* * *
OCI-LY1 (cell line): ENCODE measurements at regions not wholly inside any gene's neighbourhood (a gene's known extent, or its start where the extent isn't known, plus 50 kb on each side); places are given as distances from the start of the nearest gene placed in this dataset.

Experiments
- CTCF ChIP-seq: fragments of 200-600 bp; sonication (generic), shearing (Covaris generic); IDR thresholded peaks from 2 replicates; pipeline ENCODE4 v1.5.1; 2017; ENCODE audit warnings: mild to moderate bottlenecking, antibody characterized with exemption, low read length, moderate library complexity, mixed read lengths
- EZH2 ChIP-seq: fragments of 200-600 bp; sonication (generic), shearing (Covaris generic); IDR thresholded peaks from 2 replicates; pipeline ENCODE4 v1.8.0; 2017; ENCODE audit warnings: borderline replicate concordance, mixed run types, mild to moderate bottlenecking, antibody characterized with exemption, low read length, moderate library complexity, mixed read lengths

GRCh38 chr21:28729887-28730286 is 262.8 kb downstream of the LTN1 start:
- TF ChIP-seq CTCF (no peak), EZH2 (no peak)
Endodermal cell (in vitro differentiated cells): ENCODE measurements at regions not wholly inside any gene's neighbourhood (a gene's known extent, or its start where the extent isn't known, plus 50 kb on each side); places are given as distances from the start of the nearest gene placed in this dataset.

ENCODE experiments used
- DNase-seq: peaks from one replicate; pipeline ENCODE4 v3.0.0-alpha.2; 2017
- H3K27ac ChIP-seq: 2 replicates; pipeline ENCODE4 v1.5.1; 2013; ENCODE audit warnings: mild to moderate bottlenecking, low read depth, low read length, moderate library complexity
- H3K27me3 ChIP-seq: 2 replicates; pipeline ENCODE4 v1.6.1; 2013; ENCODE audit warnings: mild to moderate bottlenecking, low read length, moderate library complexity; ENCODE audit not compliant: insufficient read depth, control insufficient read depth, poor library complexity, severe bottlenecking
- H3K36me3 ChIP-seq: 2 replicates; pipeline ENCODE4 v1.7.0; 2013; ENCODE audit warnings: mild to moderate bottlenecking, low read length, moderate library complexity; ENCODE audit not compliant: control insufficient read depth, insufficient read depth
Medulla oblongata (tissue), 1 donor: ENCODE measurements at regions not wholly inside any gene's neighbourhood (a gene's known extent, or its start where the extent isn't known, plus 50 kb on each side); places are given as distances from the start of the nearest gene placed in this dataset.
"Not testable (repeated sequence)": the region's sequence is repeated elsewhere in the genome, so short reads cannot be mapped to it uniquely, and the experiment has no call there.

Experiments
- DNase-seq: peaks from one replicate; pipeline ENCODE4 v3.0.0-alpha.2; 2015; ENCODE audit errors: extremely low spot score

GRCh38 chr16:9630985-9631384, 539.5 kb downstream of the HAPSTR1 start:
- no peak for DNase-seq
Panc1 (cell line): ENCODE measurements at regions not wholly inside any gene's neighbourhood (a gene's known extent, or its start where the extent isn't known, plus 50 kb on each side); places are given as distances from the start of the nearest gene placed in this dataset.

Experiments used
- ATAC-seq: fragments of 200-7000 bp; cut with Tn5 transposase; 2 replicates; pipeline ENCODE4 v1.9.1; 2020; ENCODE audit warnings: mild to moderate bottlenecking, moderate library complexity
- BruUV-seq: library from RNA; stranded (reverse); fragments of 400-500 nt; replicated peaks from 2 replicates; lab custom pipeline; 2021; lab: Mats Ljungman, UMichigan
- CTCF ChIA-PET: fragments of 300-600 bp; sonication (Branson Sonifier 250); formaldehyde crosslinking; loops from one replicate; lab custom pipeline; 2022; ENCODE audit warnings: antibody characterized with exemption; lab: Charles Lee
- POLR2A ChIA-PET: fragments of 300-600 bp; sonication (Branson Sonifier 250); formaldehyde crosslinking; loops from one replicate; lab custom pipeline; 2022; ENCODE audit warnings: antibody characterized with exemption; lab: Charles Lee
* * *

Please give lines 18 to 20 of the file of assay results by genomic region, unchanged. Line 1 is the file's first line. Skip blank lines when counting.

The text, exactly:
- no peak for DNase-seq
Panc1 (cell line): ENCODE measurements at regions not wholly inside any gene's neighbourhood (a gene's known extent, or its start where the extent isn't known, plus 50 kb on each side); places are given as distances from the start of the nearest gene placed in this dataset.

Experiments used